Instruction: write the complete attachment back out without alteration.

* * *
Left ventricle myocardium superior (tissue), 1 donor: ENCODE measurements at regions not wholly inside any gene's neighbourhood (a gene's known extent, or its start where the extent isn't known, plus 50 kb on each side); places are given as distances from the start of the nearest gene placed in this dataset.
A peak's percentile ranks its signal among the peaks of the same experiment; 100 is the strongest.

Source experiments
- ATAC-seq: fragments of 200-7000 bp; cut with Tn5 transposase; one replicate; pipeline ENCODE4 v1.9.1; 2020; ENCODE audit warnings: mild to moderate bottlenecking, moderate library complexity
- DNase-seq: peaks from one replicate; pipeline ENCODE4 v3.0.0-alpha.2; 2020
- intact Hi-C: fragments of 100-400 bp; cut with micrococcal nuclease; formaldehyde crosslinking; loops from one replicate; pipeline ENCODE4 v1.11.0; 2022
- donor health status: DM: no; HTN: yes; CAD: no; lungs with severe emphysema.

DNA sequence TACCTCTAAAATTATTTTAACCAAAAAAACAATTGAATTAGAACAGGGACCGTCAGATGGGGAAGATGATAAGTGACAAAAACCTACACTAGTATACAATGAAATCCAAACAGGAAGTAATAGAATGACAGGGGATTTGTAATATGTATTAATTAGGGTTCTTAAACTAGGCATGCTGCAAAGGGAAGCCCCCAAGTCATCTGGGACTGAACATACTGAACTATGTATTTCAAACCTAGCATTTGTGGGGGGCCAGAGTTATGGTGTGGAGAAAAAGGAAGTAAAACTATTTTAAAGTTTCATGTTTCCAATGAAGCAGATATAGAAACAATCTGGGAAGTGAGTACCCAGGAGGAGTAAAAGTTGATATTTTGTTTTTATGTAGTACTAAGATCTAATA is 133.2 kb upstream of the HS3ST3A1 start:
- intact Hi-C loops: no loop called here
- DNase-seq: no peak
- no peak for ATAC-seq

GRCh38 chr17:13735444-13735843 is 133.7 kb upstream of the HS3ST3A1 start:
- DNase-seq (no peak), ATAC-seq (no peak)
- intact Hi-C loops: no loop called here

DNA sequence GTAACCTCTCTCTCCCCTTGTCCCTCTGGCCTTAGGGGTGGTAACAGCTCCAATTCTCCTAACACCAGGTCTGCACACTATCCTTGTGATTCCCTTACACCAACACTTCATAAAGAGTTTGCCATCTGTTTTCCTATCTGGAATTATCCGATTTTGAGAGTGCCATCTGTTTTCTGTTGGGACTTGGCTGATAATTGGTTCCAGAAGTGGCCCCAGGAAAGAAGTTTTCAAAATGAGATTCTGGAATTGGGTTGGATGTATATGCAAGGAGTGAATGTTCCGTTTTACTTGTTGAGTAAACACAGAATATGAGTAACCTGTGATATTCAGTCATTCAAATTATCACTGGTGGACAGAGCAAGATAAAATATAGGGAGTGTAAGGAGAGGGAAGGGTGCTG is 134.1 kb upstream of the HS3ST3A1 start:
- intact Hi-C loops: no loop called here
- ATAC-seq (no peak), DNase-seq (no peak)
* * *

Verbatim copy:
Left ventricle myocardium superior (tissue), 1 donor: ENCODE measurements at regions not wholly inside any gene's neighbourhood (a gene's known extent, or its start where the extent isn't known, plus 50 kb on each side); places are given as distances from the start of the nearest gene placed in this dataset.
A peak's percentile ranks its signal among the peaks of the same experiment; 100 is the strongest.

Source experiments
- ATAC-seq: fragments of 200-7000 bp; cut with Tn5 transposase; one replicate; pipeline ENCODE4 v1.9.1; 2020; ENCODE audit warnings: mild to moderate bottlenecking, moderate library complexity
- DNase-seq: peaks from one replicate; pipeline ENCODE4 v3.0.0-alpha.2; 2020
- intact Hi-C: fragments of 100-400 bp; cut with micrococcal nuclease; formaldehyde crosslinking; loops from one replicate; pipeline ENCODE4 v1.11.0; 2022
- donor health status: DM: no; HTN: yes; CAD: no; lungs with severe emphysema.

DNA sequence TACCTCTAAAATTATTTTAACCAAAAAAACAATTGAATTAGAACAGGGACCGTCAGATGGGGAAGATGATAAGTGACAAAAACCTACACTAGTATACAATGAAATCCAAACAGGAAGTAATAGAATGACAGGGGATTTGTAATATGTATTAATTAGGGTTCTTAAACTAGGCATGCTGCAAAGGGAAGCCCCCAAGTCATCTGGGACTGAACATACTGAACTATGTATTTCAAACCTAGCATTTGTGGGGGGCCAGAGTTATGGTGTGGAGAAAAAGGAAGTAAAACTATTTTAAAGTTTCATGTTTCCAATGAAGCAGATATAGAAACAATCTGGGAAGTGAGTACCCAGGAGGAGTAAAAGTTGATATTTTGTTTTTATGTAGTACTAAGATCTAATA is 133.2 kb upstream of the HS3ST3A1 start:
- intact Hi-C loops: no loop called here
- DNase-seq: no peak
- no peak for ATAC-seq

GRCh38 chr17:13735444-13735843 is 133.7 kb upstream of the HS3ST3A1 start:
- DNase-seq (no peak), ATAC-seq (no peak)
- intact Hi-C loops: no loop called here

DNA sequence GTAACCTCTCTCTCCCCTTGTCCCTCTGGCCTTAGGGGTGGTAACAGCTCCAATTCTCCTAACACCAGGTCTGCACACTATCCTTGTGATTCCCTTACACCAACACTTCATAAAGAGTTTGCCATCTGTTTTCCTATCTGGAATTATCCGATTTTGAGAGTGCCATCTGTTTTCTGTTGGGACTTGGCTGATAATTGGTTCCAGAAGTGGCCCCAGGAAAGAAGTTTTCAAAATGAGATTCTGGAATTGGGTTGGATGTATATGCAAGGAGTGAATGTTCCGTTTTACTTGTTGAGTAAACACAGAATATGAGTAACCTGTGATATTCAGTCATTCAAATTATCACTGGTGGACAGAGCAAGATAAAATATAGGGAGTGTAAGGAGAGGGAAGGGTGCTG is 134.1 kb upstream of the HS3ST3A1 start:
- intact Hi-C loops: no loop called here
- ATAC-seq (no peak), DNase-seq (no peak)